Wednesday, April 16, 2014

"Little Friend of all the World"

I discover the works of Rudyard Kipling at including Kim (a free download for Kindle, etc.), the author's last, and perhaps best, book. I didn't read it until I was an adult but when I finally did I found it thoroughly enjoyable.

A reader at the Guardian's book blog had this to say about Kim:
.... Published at the threshold of the 20th century, Kim is the story of the eponymous orphan boy – of Irish descent but Indian-born, "a poor white of the very poorest" and a street urchin in the great Mughal city of Lahore. He falls in with an itinerant Tibetan lama on a quest for a sacred river, and ends up conscripted into "the Great Game", the imperial cold war of espionage and derring-do fought on the fringes of the British Raj. ....

...[W]hat makes Kim such a glorious wellspring of comfort is its humanity. The hero is known in the alleyways of Lahore as "Little Friend of all the World", and the book revels in the joy of human company. ....

Kipling has, of course, been roundly condemned by many a post-colonial critic, his very name made a byword for objectionable empire nostalgia. It's certainly true that the India of Kim is an unchanging place, with British rule an incontestable part of the scene. But the warm soul of the book is in its people, not its politics. It brims with Indian noise and heat and colour – a great comfort in itself when the world outside your window is slate-grey and sodden. And yet these roaring bazaars and clamorous caravanserais are peopled not with some massed and inscrutable Other; they are brim-full of friends, men and women with voices and stories of their own.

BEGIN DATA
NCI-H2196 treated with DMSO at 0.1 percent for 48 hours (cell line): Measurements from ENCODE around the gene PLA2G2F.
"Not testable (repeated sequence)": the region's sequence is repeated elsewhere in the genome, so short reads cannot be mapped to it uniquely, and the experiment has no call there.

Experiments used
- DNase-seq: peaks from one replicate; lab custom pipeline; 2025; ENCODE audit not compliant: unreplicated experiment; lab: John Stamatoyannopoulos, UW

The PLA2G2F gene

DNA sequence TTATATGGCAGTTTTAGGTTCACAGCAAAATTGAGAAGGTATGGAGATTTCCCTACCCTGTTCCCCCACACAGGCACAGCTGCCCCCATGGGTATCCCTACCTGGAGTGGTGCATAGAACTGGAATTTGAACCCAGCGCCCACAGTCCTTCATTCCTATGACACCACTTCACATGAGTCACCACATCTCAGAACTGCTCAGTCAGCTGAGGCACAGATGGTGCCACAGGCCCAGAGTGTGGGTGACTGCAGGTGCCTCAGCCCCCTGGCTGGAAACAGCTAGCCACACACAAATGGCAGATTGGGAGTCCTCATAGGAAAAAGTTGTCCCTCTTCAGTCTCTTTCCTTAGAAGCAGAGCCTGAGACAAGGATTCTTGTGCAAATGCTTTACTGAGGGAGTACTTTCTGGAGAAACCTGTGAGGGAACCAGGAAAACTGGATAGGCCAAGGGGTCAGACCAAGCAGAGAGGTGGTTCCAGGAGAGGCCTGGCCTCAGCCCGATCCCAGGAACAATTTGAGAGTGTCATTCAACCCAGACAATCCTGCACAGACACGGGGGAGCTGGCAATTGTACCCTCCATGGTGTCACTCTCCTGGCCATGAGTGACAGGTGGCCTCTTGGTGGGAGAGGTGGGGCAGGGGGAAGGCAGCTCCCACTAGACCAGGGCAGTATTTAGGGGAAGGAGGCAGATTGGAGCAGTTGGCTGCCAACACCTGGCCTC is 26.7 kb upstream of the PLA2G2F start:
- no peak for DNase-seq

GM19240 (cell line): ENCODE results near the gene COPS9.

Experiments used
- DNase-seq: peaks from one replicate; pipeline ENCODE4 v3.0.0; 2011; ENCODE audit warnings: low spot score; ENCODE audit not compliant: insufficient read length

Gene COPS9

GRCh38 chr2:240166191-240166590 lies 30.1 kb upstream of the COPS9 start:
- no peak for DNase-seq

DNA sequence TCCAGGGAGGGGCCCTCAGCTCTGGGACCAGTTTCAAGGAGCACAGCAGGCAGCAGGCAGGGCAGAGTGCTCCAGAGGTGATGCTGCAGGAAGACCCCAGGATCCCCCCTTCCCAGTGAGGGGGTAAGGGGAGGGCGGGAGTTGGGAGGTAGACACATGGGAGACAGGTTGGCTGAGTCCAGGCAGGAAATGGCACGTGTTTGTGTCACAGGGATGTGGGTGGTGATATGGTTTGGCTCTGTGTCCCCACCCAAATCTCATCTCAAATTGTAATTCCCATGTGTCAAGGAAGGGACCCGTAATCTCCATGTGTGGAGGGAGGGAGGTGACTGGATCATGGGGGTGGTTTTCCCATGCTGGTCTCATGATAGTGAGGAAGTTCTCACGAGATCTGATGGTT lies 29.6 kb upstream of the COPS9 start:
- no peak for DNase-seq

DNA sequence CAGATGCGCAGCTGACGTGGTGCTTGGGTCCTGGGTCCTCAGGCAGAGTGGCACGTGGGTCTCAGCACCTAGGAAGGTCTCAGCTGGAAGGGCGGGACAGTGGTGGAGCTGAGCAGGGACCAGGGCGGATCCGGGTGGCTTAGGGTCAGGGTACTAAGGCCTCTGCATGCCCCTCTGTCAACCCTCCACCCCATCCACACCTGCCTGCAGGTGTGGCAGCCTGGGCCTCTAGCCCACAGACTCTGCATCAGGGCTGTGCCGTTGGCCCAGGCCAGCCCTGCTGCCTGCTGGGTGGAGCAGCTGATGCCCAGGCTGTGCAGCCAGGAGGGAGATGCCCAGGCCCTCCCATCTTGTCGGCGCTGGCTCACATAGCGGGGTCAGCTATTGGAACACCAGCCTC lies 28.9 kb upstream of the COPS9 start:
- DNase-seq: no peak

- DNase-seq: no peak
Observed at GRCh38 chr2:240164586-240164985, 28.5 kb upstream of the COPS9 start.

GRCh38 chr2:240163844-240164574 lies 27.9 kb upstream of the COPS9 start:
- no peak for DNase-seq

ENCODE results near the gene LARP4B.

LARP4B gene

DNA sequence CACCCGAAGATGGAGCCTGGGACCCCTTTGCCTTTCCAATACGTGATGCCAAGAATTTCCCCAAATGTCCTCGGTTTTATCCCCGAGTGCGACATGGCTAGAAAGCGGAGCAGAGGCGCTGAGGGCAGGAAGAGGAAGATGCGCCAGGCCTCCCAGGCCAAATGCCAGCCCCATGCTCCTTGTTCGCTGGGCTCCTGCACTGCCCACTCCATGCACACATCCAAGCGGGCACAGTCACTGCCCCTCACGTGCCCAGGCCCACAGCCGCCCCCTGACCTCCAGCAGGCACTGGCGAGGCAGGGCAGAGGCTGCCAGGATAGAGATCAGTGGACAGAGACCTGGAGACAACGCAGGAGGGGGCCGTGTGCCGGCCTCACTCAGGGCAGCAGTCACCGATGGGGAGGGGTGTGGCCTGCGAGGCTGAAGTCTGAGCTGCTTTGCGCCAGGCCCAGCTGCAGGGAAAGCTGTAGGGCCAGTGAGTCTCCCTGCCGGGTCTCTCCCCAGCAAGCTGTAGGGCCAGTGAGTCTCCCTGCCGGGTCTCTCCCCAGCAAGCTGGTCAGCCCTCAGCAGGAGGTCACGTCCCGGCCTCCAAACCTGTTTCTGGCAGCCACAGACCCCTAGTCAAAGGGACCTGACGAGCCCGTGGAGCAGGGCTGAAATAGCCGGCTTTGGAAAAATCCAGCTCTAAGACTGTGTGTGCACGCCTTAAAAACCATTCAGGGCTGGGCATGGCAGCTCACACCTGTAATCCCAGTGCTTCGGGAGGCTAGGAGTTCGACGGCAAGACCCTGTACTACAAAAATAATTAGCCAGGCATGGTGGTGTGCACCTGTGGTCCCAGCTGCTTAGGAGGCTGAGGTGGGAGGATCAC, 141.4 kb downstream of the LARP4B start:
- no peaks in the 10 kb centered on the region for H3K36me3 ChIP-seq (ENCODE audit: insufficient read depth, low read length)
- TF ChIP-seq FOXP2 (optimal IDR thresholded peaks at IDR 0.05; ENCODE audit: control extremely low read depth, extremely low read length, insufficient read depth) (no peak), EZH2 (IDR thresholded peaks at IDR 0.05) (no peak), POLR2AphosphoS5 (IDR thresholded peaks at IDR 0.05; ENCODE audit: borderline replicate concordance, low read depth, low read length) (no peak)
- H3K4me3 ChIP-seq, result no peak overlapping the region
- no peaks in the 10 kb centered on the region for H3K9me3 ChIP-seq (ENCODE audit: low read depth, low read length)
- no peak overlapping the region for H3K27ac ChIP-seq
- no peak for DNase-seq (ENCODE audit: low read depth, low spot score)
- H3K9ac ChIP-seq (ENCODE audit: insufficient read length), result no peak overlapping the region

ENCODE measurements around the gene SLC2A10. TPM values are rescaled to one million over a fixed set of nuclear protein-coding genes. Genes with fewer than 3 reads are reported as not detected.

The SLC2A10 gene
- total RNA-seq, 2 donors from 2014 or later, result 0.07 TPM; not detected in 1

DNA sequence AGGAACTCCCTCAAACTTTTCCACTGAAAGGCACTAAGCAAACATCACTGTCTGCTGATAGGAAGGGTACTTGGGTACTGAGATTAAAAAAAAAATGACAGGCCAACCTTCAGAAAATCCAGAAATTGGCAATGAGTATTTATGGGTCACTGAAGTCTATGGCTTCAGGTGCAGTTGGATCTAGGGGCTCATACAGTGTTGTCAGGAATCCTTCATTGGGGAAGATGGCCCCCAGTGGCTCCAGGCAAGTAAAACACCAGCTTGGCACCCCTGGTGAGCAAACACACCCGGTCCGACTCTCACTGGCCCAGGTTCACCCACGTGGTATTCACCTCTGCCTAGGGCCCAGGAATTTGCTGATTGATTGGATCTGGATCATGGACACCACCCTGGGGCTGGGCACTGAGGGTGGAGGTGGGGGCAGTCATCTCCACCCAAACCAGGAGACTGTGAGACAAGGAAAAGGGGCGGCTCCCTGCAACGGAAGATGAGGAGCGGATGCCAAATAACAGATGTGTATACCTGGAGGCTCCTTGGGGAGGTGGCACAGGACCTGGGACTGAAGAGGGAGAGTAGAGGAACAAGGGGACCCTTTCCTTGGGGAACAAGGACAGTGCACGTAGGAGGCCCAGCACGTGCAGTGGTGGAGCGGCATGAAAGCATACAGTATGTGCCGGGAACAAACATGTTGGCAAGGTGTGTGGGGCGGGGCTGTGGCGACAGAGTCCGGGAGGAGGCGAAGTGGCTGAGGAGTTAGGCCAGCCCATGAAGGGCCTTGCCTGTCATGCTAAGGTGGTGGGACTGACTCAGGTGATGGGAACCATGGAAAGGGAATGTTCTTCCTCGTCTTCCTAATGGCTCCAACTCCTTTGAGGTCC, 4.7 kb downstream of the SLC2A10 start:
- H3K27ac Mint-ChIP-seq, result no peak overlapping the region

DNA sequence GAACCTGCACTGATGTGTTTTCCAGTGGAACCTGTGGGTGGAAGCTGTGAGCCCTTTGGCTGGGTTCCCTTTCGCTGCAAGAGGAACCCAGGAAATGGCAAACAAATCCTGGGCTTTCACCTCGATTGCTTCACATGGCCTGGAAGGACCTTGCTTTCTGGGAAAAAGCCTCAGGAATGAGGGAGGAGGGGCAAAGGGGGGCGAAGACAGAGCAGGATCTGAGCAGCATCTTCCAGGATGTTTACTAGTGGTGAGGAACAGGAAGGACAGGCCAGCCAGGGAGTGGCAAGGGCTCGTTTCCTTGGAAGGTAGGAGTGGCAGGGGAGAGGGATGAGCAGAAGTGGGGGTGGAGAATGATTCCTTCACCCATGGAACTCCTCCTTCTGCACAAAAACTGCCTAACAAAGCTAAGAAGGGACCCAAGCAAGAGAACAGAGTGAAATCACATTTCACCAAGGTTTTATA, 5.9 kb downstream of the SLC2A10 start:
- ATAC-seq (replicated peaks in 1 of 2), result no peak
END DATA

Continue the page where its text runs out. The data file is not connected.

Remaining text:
The other great solace is in the writing itself. There is style without pretentiousness, and simplicity that is neither bleak nor chiselled. It is comfort food that is somehow rich and refined at the same time, and I can read it again and again. ....

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